WASHINGTON, Nov. 3 (Reuters) — Democrats are favored to emerge from 14 hotly contested U.S. Senate races with full control of Congress in Tuesday's election, but final results from at least five of those contests may not be available for days, and in some cases, months.
With public disapproval of President Donald Trump weighing on Republicans across the country, voters will decide whether to end the political careers of embattled Republican senators, including Trump ally Lindsey Graham of South Carolina and moderate Susan Collins of Maine, among others.
In total, 12 Republican-held seats and two Democratic-held seats are in play, based on a Reuters analysis of three nonpartisan U.S. elections forecasters — the Center for Politics at the University of Virginia, the Cook Political Report and Inside Elections.
"There are dogfights all over the country," Senate Majority Leader Mitch McConnell, the top Republican in Congress, said at a campaign stop. He described the possibility of Republicans holding onto the Senate majority as a "50-50 proposition."
Those odds appear optimistic, based on the three forecasters.
They forecast that Democrats could emerge with as many as 55 of the Senate's 100 seats, giving them a majority for the first time in a decade in both the Senate and the 435-seat House of Representatives, where they are expected to maintain control.
Democrats are hoping to usher in a new political era in Washington if their presidential nominee, former Vice President Joe Biden, also wins.
Though likely to fall short of a 60-vote filibuster-proof majority, Democratic Senate control would greatly aid a Biden legislative agenda or help stymie a second Trump term.
Authorities and party officials in several states, including two where close Senate contests are being fought — Iowa and Michigan — reported a spike of automated phone calls Tuesday warning voters away for the polls for a variety of bogus reasons.
"Getting reports of multiple robocalls going to Flint residents that, due to long lines, they should vote tomorrow," Michigan Attorney General Dana Nessel said on Twitter.
"Obviously this is FALSE and an effort to suppress the vote."
Getting reports of multiple robocalls going to Flint residents that, due to long lines, they should vote tomorrow.— Dana Nessel (@dananessel) November 3, 2020
Obviously this is FALSE and an effort to suppress the vote. No long lines and today is the last day to vote. Don’t believe the lies! Have your voice heard! RT PLS.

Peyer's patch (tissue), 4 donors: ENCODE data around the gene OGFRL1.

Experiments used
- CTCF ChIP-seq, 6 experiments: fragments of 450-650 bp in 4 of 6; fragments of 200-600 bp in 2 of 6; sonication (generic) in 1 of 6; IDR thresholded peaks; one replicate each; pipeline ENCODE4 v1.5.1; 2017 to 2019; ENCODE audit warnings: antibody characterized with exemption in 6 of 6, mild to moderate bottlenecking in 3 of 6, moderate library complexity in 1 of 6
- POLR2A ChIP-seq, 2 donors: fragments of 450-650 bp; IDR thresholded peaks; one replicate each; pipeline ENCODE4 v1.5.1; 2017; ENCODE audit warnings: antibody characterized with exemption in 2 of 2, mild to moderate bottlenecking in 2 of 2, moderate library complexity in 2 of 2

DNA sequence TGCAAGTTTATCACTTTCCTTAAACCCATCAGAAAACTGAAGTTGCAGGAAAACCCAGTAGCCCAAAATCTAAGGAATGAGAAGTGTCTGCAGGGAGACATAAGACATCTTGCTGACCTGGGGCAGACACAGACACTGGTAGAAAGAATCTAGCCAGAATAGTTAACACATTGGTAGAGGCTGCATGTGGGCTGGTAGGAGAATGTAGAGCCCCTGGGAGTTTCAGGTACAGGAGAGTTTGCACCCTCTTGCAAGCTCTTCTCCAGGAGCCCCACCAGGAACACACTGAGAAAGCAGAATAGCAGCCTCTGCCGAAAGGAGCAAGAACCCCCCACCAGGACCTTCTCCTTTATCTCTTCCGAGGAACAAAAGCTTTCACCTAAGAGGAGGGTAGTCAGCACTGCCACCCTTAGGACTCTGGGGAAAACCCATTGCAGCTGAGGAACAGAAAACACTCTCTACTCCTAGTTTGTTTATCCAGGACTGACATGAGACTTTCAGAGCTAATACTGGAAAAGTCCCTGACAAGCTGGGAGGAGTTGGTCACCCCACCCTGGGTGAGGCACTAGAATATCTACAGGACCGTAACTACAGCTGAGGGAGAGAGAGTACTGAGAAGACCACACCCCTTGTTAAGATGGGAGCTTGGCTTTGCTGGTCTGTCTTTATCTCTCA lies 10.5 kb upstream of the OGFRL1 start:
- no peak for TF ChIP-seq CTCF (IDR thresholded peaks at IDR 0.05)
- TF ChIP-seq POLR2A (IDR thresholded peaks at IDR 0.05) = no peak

A Justice Department official said the Federal Bureau of Investigation was getting complaints about the calls in Iowa, where Sen. Joni Ernst is battling to keep her seat against Democrat Theresa Greenfield.
"We are aware of reports of robocalls and have no further comment," the FBI said in a statement.
To win the majority in the Senate, Democrats need to pick up only three Republican seats if Biden is elected president and Sen. Kamala Harris wields the tie-breaking vote as vice president. Republicans now hold a 53-47 seat majority.
Republican Sen. Cory Gardner of Colorado is seen as the most vulnerable among over half a dozen first-term party incumbents in Alaska, Arizona, Georgia, Iowa, Montana and North Carolina. Democrats Doug Jones and Gary Peters are also on defense in Alabama and Michigan, respectively.
Delays expected in results
Results from some races are not likely to be known until after Election Day, due to this year's unprecedented volume of mail-in ballots and possible runoff elections in four races.
Delayed results could occur in Arizona and Maine, where Democrats are strongly favored to flip Republican seats. With races tightening in North Carolina and Iowa, analysts say Colorado could be the best chance for Democrats to show an election-night victory.
Final results from a four-way Maine contest between Collins, Democrat Sara Gideon and two independent candidates could be delayed for some time if no one wins an outright majority on Tuesday, Collins said as the voting was underway.
"If neither of us gets 50 percent of the vote, then we get into the rather odd ranked choice voting... We probably would not know for certain who won for another week," Collins said Tuesday morning on the Hugh Hewitt radio show.
Under Maine's system of "ranked choice" voting, voters can rank candidates in order of preference. If no candidate gets a majority, the lowest-ranked candidate is eliminated and their support is redirected according to voters' second preferences.
Two elections for a pair of Senate seats in Georgia could face a similar fate, except that runoff elections would be delayed until Jan 5.
In Arizona, Democrat Mark Kelly could be poised to unseat Republican Sen. Martha McSally. But county authorities have up to 20 days to review election results. McSally's failed 2018 election contest against Democratic Sen. Kyrsten Sinema took six days to produce a winner.
In Michigan, where Peters could be vulnerable to an upset by Republican John James, state election officials warn that final results may not be available until Friday.
The outcome of tight races in Montana and South Carolina may not be known until Wednesday, according to state election and Democratic Party officials.
In Montana's U.S. Senate race, Republican incumbent Steve Daines is running neck and neck with Gov. Steve Bullock. In South Carolina, Graham, a three-term Republican, faces an unprecedented challenge from Democrat Jaime Harrison.
If Democrats do emerge from the election with Senate control, Senate Democratic leader Chuck Schumer has vowed to let nothing stand in their way. "Nothing is off the table," he said.
(Reporting by David Morgan; Additional reporting by Sarah N. Lynch and Chris Bing and Susan Cornwell; Editing by Scott Malone, Howard Goller and Dan Grebler)